|This article needs additional citations for verification. (April 2017) (Learn how and when to remove this template message)|
Flying rings was a gymnastics event similar to still rings, but with the performer gripping a pair of rings, approximately shoulder width apart, and swinging— from the point of suspension of the rings— while executing a series of stunts.
Whereas still rings are now 9.8 feet from the point of attachment, flying rings – also used as still rings in the past – were on cables up to 22 feet in length - the extra 12 feet allowing the gymnast to swing through an impressive arc. The rings themselves were at times larger and heavier than competition still rings today, designed on a steel core covered by rubber or leather.
There is some evidence that the event took place in an international contest in the late 1800s, if not earlier. Records from Princeton University indicate one of its students, H. G. Otis, won the Eastern Intercollegiate Championships in flying rings in 1902. In America, the event persisted on a regular basis in both NCAA and AAU gymnastic competitions until the early 1960s, when those governing bodies eliminated the flying rings in future meets in an effort to correlate apparatus and performances with those in the modern Olympic Games. Another reason flying rings was removed from intercollegiate competitions is the dangerous nature of the event, with the gymnast soaring to a height of 15 feet or so at each end of a swing. Frank Snay, of Navy, was the last winner in the NCAA event in 1961. It is difficult to ascertain if flying rings ever existed in the Olympic Games, for records occasionally cite medalists in "flying rings" when in fact the event may have been the still rings.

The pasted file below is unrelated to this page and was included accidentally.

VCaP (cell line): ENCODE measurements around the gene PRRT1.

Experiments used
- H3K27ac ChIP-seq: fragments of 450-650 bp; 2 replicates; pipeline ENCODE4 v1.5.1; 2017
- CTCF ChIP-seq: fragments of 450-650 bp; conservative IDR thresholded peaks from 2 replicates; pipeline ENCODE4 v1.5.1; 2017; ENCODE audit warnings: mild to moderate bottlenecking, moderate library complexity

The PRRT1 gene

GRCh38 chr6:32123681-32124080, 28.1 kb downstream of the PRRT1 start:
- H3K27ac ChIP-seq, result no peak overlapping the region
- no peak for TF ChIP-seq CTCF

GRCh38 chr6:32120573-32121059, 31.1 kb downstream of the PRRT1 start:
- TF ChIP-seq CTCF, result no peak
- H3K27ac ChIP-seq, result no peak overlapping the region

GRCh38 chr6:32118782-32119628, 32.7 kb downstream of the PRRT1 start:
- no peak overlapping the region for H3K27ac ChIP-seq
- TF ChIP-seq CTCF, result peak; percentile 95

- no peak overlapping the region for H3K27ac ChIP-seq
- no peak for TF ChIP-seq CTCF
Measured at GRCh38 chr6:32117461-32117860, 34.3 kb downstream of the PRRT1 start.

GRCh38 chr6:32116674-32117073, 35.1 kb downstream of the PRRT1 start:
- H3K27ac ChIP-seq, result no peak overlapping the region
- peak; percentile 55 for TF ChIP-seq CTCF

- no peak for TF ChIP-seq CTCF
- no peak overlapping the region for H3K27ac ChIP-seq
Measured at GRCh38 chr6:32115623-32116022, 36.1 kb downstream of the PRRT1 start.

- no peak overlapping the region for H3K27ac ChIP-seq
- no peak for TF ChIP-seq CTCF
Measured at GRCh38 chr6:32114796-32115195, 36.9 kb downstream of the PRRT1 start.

To start a routine, the gymnast jumped or was lifted until he could grasp the rings; then an assistant pulled or pushed him, starting his swing. At the end of each arc the gymnast would do pikes, dislocates or front or back-uprises to build up height. A typical routine would show a number of "flying" dislocates or inlocates (a dislocate leading directly to a support above the rings or a handstand was called a flange). The performer might also do additional moves typical of the still rings while in flight, such as a flying cross. After several passes the routine would end with a (usually) spectacular dismount, normally off a front swing - with fellow gymnasts in place, prepared to help break a fall if the move failed.
No nets or other safety devices, apart from standard gym mats, were used in competition, although, when training, gymnasts frequently used a flying mechanic (a suspended support rig).